Cultural Heritage Tourism
- 76% of leisure travelers would classify themselves as "cultural/heritage travelers."
- "Cultural/heritage traveler" is a rapidly growing phrase within the tourism industry, and is used to describe tourists who have participated in cultural/heritage activities on one of their trips in the past three years.
- The segment of "cultural/heritage travelers" can be further broken down into 5 different subgroups: Passionate, well rounded, aspirational, self guided/accidental, and keeping it light. All of these subgroups have experienced growth in the last couple of years.
- Between 2009 and 2013, the amount of money spent per trip has increased for each of these groups. This is particularly true for the "well-rounded" and "passionate" traveler groups.
- Projected data for 2013 expected to see an increase of almost 8 million cultural/heritage travelers during the year.
- For 2013, among all leisure travelers, cultural/heritage travelers were expected to account for 170 billion dollars in spending while non-cultural/heritage travelers were expected to account for 33.5 billion dollars.
*These were estimated figures based off of data from 2012
- The adventure tourism market is an important, rapidly growing part of the tourism industry. For the sake of research, adventure travelers are defined as those who reported a an adventure activity as the main activity for their last trip.
- Travel activities are divided into three different categories: Hard adventure (caving, climbing, trekking), Soft adventure (camping, canoeing, hiking), and non-adventure (walking tours, getting to know locals, cultural activities). Most adventure travelers participate in either soft or non-adventure activities, with very few taking part in hard activities.
- In 2013, the adventure travel market made up approximately 41.9% of the traveling population, a large increase from 26.3% in 2009.
- The adventure tourism market continued to trend upwards even during a time of economic downturn.
- Adventure travelers tend to be younger and achieve a higher level of education than other travelers.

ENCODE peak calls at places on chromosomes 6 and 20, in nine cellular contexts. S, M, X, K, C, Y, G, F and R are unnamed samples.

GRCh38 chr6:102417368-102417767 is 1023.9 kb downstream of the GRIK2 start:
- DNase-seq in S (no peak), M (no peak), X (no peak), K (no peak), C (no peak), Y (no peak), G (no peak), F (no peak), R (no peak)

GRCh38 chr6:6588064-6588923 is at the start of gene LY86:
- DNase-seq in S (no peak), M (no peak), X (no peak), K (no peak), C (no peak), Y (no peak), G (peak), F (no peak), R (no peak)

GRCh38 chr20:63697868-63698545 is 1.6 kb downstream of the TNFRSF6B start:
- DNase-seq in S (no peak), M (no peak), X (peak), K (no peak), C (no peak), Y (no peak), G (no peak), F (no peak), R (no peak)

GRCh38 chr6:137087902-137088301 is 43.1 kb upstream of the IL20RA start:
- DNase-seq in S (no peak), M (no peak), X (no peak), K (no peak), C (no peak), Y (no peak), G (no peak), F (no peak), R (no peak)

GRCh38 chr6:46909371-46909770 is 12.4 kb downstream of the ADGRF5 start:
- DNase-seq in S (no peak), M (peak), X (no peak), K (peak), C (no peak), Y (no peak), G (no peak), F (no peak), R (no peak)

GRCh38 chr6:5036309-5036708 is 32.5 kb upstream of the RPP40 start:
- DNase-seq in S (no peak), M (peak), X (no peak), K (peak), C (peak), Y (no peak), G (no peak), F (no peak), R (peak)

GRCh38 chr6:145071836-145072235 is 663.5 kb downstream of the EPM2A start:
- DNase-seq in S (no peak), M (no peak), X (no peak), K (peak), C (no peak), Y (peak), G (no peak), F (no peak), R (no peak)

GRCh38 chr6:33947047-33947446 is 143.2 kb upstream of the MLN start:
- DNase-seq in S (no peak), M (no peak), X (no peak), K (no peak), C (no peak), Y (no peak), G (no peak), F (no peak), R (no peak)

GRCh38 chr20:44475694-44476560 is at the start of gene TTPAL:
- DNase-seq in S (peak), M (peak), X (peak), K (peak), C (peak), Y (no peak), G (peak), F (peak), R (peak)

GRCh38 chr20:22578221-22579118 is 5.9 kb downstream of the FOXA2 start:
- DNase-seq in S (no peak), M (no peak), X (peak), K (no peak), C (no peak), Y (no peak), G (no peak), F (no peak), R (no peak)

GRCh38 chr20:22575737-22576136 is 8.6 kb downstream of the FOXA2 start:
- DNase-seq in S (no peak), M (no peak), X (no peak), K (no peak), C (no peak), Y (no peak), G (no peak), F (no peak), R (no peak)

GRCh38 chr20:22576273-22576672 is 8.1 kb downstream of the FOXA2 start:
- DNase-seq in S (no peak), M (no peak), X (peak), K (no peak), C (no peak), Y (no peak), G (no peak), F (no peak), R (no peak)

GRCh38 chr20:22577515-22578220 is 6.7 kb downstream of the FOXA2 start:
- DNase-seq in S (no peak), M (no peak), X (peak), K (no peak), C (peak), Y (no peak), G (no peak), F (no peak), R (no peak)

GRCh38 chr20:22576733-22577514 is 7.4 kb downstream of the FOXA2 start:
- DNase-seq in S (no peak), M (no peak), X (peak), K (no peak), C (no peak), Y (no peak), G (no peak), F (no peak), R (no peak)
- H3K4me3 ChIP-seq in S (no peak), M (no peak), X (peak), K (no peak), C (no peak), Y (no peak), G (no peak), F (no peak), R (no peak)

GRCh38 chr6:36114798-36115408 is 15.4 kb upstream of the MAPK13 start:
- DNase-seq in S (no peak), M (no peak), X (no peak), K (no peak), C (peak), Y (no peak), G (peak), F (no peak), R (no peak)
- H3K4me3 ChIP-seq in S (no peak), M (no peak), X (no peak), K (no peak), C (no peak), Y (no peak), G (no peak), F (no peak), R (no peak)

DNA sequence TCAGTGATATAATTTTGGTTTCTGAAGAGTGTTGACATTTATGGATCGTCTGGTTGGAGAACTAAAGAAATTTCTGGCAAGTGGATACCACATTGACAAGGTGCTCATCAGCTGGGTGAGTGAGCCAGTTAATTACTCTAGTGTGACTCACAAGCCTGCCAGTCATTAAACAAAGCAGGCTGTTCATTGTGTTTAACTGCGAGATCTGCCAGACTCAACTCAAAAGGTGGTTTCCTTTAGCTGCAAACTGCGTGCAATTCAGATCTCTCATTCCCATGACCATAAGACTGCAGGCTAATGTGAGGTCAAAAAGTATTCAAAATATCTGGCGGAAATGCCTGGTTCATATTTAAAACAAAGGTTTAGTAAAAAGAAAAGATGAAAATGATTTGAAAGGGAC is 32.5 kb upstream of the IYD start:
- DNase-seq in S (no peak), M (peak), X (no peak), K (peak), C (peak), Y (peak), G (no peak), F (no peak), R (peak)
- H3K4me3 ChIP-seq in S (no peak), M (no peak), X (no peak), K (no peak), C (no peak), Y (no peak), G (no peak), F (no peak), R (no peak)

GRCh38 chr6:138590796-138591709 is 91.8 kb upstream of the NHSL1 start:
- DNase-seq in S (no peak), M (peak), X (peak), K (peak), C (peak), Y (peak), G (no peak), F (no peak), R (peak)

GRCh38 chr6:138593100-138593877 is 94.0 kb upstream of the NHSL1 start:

- Per trip spending for adventure travelers increased from $593 in 2009 to $947 in 2012.
- Based on the below average percentage of travelers who hold valid passports, there is evidence to suggest that a lot of adventure travel takes place regionally.
- The value of the adventure market for European, North American and South American countries is estimated at 263 billion dollars.
- “Sport Tourism” is defined as specific travel outside of the usual environment for either passive or active involvement in competitive sport is the main reason for travel.
- Two categories of “Sport Tourism” exist.
- 1) Sports participation travel
- 2) Sports spectatorial travel
- In the past twenty years sports tourism the interest in sport and especially elite sporting events has grown rapidly (World Tourism Organization)
- In some countries sport accounts for as much as 25% of all tourism receipts
- In the United States, the Travel Industry Association of America found that in the past five years, 38% of US adults attended an organized event, competition or tournament as a spectator or participant, while on a trip of 50 miles or more.
- Ironman Chattanooga will be a big part of sport tourism in Chattanooga for the next
- This event is estimated to bring in over 75,000 people and a combined economic impact of $40,000,000 in the community.
National Association of Sports Commissions, Report on The Sports Travel Industry